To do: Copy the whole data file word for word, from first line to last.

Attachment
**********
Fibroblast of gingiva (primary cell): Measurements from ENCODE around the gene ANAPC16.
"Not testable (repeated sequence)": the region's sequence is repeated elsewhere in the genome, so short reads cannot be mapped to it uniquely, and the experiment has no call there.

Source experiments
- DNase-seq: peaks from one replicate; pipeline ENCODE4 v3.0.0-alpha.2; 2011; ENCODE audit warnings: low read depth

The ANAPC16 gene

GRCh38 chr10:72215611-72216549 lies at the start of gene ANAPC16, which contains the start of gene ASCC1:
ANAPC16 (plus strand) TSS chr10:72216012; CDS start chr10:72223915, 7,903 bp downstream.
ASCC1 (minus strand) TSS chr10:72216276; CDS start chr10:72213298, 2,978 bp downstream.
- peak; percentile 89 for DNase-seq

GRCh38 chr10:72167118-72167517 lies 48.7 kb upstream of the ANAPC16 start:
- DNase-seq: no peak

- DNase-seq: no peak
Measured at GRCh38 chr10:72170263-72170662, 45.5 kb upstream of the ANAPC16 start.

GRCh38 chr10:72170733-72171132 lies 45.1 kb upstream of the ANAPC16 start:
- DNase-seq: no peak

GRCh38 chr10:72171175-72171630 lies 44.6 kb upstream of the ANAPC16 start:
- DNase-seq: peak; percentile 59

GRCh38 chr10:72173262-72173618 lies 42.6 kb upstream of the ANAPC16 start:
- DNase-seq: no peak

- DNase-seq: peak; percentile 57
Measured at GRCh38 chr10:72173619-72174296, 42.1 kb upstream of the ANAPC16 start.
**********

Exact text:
Fibroblast of gingiva (primary cell): Measurements from ENCODE around the gene ANAPC16.
"Not testable (repeated sequence)": the region's sequence is repeated elsewhere in the genome, so short reads cannot be mapped to it uniquely, and the experiment has no call there.

Source experiments
- DNase-seq: peaks from one replicate; pipeline ENCODE4 v3.0.0-alpha.2; 2011; ENCODE audit warnings: low read depth

The ANAPC16 gene

GRCh38 chr10:72215611-72216549 lies at the start of gene ANAPC16, which contains the start of gene ASCC1:
ANAPC16 (plus strand) TSS chr10:72216012; CDS start chr10:72223915, 7,903 bp downstream.
ASCC1 (minus strand) TSS chr10:72216276; CDS start chr10:72213298, 2,978 bp downstream.
- peak; percentile 89 for DNase-seq

GRCh38 chr10:72167118-72167517 lies 48.7 kb upstream of the ANAPC16 start:
- DNase-seq: no peak

- DNase-seq: no peak
Measured at GRCh38 chr10:72170263-72170662, 45.5 kb upstream of the ANAPC16 start.

GRCh38 chr10:72170733-72171132 lies 45.1 kb upstream of the ANAPC16 start:
- DNase-seq: no peak

GRCh38 chr10:72171175-72171630 lies 44.6 kb upstream of the ANAPC16 start:
- DNase-seq: peak; percentile 59

GRCh38 chr10:72173262-72173618 lies 42.6 kb upstream of the ANAPC16 start:
- DNase-seq: no peak

- DNase-seq: peak; percentile 57
Measured at GRCh38 chr10:72173619-72174296, 42.1 kb upstream of the ANAPC16 start.